The first half of 2018 has already been significant for the payments industry and will bring unprecedented changes and developments in the nearest future. With open banking and PSD2 coming into the force the industry is expected to see an acceleration in the process of substantial transformation that was triggered a few years ago by the boom of the fintech industry.
Changes also bring a lot of competition to the industry. Amazon, for example, is trying to expand its online payment service Amazon Pay which has already gained 30 million users since 2013, by offering discounts to retailers who decide to use the system. It’s still not clear which direction the company will exactly take with this matter, but it’s evident that massive dimension and level of penetration could be a major threat to other digital payment companies, card processors and banks. Apple and Facebook also have plans to grow in digital payments.
All this buzz about competition doesn’t seem to worry too PayPal President and CEO Dan Schulman much: “The world is digitizing,[…]We are in the very, very early innings of this move towards digital payments. As we look at the digital payments world, we think of it as a $100 trillion market. We think we maybe have captured 1 percent of that market share, maybe even less.[…]This is a rising tide,[…]“There will be a lot of players in this, and it’s definitely not a zero-sum game. There is just not one company that will dominate digital payments.” he said to the TheStreet.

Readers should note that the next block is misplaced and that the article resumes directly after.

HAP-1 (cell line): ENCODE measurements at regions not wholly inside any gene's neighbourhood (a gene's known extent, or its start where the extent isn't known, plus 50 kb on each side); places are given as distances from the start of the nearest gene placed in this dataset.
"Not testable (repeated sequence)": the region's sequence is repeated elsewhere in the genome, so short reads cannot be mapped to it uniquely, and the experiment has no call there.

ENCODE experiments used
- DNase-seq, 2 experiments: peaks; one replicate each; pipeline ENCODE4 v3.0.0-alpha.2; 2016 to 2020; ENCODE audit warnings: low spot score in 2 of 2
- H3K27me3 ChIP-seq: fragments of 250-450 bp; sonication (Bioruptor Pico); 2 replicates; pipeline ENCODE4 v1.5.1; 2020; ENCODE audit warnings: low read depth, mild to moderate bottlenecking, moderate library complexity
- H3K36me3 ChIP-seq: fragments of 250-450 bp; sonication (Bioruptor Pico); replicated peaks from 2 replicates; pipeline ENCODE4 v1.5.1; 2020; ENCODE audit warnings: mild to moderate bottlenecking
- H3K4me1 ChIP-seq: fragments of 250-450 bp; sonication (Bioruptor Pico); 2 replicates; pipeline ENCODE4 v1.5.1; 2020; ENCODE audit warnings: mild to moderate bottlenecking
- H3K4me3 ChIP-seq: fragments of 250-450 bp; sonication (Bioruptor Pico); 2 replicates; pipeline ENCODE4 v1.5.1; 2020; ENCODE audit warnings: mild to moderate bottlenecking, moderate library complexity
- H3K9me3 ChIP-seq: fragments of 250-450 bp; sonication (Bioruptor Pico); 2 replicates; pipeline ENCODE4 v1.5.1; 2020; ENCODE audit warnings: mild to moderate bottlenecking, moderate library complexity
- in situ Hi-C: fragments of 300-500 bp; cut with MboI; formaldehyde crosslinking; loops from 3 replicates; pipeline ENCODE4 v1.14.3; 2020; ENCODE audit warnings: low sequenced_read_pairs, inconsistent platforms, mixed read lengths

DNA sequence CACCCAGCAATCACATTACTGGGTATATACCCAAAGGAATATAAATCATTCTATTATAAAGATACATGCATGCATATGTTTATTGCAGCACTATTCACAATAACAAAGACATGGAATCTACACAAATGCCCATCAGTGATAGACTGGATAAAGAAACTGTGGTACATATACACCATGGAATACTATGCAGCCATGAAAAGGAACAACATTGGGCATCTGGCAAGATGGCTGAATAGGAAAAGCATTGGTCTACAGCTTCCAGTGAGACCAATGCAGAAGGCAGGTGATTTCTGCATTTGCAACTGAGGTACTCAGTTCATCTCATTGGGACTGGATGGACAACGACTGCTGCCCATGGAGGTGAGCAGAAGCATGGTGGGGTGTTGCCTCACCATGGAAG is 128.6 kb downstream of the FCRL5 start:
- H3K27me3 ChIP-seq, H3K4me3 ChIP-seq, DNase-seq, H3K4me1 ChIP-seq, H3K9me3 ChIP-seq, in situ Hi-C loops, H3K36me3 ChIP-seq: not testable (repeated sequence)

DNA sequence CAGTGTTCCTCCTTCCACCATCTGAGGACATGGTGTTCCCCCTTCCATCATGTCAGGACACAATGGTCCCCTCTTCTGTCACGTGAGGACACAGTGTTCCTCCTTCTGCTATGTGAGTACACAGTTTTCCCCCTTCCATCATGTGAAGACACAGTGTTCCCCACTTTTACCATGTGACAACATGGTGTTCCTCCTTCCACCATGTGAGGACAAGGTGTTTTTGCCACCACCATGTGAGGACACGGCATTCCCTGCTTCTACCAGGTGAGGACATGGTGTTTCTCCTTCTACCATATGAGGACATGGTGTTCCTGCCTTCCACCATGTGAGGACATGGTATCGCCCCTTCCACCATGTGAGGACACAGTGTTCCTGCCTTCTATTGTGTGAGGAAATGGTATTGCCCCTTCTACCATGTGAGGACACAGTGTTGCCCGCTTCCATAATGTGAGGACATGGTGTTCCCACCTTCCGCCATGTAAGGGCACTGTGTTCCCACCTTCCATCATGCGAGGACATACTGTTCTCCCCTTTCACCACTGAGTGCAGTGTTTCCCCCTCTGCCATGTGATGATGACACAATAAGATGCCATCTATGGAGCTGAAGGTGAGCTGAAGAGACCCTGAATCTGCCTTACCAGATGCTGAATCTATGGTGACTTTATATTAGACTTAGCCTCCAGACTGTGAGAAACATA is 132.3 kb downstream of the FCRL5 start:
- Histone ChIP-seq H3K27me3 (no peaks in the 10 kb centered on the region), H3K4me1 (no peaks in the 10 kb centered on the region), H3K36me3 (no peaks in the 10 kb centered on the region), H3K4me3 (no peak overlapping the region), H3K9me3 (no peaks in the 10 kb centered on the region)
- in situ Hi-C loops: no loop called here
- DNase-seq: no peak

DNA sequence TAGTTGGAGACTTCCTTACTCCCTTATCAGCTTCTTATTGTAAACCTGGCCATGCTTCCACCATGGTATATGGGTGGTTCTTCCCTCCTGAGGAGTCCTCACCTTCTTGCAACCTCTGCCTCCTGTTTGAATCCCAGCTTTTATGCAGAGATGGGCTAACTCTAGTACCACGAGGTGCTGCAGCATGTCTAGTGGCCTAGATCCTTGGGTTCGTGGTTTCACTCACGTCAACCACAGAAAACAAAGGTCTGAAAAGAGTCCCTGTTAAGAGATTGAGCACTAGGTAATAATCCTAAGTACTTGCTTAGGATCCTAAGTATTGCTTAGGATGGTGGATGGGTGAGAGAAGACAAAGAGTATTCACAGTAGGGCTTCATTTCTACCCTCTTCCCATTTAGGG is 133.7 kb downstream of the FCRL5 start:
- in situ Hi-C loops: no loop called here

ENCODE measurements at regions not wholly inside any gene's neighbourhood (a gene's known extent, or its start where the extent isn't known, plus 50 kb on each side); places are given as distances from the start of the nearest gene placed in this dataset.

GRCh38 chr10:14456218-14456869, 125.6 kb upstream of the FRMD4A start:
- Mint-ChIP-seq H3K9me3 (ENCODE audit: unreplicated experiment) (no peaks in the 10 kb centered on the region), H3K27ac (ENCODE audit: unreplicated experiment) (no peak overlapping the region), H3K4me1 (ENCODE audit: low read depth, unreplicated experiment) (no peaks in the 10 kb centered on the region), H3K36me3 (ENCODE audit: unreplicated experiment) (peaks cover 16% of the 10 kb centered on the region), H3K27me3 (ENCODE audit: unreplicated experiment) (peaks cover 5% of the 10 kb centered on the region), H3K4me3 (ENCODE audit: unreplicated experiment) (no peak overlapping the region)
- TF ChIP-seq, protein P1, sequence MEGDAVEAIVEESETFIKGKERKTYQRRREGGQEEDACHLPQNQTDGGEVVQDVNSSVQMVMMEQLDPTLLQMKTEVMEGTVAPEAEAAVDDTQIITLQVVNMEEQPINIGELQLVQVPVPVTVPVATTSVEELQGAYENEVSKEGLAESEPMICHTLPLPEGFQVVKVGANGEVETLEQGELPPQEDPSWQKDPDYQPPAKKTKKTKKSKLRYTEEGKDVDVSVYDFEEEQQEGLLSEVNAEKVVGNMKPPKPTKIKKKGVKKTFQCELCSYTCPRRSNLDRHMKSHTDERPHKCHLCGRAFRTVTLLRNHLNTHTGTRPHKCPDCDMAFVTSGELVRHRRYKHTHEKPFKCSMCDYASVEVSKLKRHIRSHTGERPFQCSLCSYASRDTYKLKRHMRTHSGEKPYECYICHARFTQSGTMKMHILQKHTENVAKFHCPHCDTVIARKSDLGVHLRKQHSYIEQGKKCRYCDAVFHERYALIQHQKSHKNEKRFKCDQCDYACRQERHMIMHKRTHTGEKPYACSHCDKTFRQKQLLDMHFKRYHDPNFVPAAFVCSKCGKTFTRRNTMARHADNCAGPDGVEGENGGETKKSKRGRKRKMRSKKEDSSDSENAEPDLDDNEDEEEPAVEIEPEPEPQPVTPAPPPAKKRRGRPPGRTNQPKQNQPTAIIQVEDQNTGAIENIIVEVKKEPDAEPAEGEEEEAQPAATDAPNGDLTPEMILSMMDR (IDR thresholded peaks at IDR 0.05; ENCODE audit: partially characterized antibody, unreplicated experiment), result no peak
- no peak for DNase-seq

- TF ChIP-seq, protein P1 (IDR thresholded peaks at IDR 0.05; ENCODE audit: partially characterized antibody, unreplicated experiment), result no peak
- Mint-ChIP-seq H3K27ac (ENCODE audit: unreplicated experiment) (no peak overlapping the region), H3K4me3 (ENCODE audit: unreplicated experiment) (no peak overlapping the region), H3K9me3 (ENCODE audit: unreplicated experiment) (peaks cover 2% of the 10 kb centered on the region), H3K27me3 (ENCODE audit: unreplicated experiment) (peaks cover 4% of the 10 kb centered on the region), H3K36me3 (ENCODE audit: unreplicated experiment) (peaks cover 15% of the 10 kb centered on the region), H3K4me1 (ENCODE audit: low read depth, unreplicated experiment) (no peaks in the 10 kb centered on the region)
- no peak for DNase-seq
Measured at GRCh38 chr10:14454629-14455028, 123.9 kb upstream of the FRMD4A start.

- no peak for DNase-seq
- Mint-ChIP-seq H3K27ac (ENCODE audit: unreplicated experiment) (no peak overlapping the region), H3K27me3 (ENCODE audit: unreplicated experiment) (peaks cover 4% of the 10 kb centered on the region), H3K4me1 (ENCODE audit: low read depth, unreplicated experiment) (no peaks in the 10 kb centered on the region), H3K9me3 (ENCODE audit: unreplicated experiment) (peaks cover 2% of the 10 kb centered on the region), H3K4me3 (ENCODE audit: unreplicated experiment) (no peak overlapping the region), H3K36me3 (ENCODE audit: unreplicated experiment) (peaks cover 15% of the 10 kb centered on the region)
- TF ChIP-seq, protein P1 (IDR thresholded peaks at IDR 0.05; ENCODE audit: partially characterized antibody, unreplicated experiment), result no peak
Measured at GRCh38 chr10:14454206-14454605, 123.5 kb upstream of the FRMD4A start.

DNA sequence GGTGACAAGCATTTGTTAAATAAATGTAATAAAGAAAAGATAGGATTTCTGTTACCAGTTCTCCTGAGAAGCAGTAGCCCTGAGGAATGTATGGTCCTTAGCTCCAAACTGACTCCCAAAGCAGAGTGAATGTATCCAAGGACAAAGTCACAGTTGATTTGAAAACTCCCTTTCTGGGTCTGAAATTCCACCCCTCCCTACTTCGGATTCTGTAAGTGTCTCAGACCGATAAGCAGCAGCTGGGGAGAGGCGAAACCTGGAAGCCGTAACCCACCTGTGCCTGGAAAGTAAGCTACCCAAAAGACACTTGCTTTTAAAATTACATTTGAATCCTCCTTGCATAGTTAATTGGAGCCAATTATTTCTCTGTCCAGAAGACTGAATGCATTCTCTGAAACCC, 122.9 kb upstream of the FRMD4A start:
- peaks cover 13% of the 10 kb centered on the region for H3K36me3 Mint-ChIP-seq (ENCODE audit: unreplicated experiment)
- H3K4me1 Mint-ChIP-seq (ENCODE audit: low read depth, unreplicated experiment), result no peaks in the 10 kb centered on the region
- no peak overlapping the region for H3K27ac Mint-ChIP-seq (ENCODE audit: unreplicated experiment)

PayPal has recently issued news about completing its biggest takeover ever – the acquisition of the Swedish payment startup iZettle worth $2.2 billion. iZettle which is expected to reach $165 million in revenues and $6 billion of total payment volume through its platform this year, is operating in twelve different markets, with a good penetration in the UK, Northern Europe, and Mexico, where PayPal doesn’t have an extensive offline presence. The acquisition will help PayPal to expand its POS business in the SMEs market and gain an advantage against its competitors, as for example the US fintech payments startup Square, founded by Twitter’s co-founder Jack Dorsey, that have still not expanded in Europe (present only in the UK for the moment).
An Amsterdam based unicorn Ayden makes the market even hotter – founded in 2006, it has surpassed one billion euros in annual revenue in 2017 and claims to have nine out of ten of largest online companies in the world among its customers. The list of companies using their services is impressive and full of well-known names including Uber, Facebook, Spotify, L’Oreal, Vodafone, Netflix, and eBay, which recently selected Ayden over PayPal as its main payments provider. Such decision was made because Adyen will allow them to reduce costs and would give more control of finance for its merchants. Practically speaking, Adyen is offering an end-to-end infrastructure that allows businesses from all around the world to accept e-commerce, mobile, and point-of-sale payments. They raised funding in 2015 at a $2.5 billion valuation and they just confirmed an IPO for June, when a 15% of the company will be placed on sale in the Amsterdam stock exchange, at a valuation ranging from 6 to 9 billion euros.